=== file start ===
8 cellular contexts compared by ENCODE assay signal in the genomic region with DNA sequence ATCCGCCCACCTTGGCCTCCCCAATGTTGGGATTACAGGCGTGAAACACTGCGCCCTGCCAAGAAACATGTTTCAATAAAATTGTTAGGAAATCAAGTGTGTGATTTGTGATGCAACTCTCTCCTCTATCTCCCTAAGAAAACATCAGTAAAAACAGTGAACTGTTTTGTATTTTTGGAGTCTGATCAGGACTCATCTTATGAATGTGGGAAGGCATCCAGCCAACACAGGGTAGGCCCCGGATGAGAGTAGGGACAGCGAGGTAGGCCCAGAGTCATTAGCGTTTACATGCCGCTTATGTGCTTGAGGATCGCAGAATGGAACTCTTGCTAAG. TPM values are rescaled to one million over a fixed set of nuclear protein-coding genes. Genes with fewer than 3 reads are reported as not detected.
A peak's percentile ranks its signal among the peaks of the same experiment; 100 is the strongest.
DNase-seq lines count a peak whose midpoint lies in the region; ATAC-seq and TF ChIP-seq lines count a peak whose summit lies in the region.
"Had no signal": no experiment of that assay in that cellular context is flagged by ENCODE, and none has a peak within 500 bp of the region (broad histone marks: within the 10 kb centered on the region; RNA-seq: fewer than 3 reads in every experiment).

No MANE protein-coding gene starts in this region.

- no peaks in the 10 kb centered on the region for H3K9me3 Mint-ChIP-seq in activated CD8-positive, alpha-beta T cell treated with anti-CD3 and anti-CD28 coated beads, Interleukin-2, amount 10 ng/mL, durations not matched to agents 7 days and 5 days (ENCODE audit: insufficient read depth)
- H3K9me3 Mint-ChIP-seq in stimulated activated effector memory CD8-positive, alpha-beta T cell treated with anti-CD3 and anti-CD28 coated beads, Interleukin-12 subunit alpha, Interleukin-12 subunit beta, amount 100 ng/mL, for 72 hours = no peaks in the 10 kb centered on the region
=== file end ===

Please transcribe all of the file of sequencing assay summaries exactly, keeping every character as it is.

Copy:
8 cellular contexts compared by ENCODE assay signal in the genomic region with DNA sequence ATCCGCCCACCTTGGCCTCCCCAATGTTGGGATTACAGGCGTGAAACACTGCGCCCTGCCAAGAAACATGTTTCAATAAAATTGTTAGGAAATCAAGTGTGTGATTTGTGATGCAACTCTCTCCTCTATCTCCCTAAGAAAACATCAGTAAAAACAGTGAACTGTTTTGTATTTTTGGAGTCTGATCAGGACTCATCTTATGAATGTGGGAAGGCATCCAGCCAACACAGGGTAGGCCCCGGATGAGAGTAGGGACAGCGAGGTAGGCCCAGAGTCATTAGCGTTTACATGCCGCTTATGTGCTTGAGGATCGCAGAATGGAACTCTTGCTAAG. TPM values are rescaled to one million over a fixed set of nuclear protein-coding genes. Genes with fewer than 3 reads are reported as not detected.
A peak's percentile ranks its signal among the peaks of the same experiment; 100 is the strongest.
DNase-seq lines count a peak whose midpoint lies in the region; ATAC-seq and TF ChIP-seq lines count a peak whose summit lies in the region.
"Had no signal": no experiment of that assay in that cellular context is flagged by ENCODE, and none has a peak within 500 bp of the region (broad histone marks: within the 10 kb centered on the region; RNA-seq: fewer than 3 reads in every experiment).

No MANE protein-coding gene starts in this region.

- no peaks in the 10 kb centered on the region for H3K9me3 Mint-ChIP-seq in activated CD8-positive, alpha-beta T cell treated with anti-CD3 and anti-CD28 coated beads, Interleukin-2, amount 10 ng/mL, durations not matched to agents 7 days and 5 days (ENCODE audit: insufficient read depth)
- H3K9me3 Mint-ChIP-seq in stimulated activated effector memory CD8-positive, alpha-beta T cell treated with anti-CD3 and anti-CD28 coated beads, Interleukin-12 subunit alpha, Interleukin-12 subunit beta, amount 100 ng/mL, for 72 hours = no peaks in the 10 kb centered on the region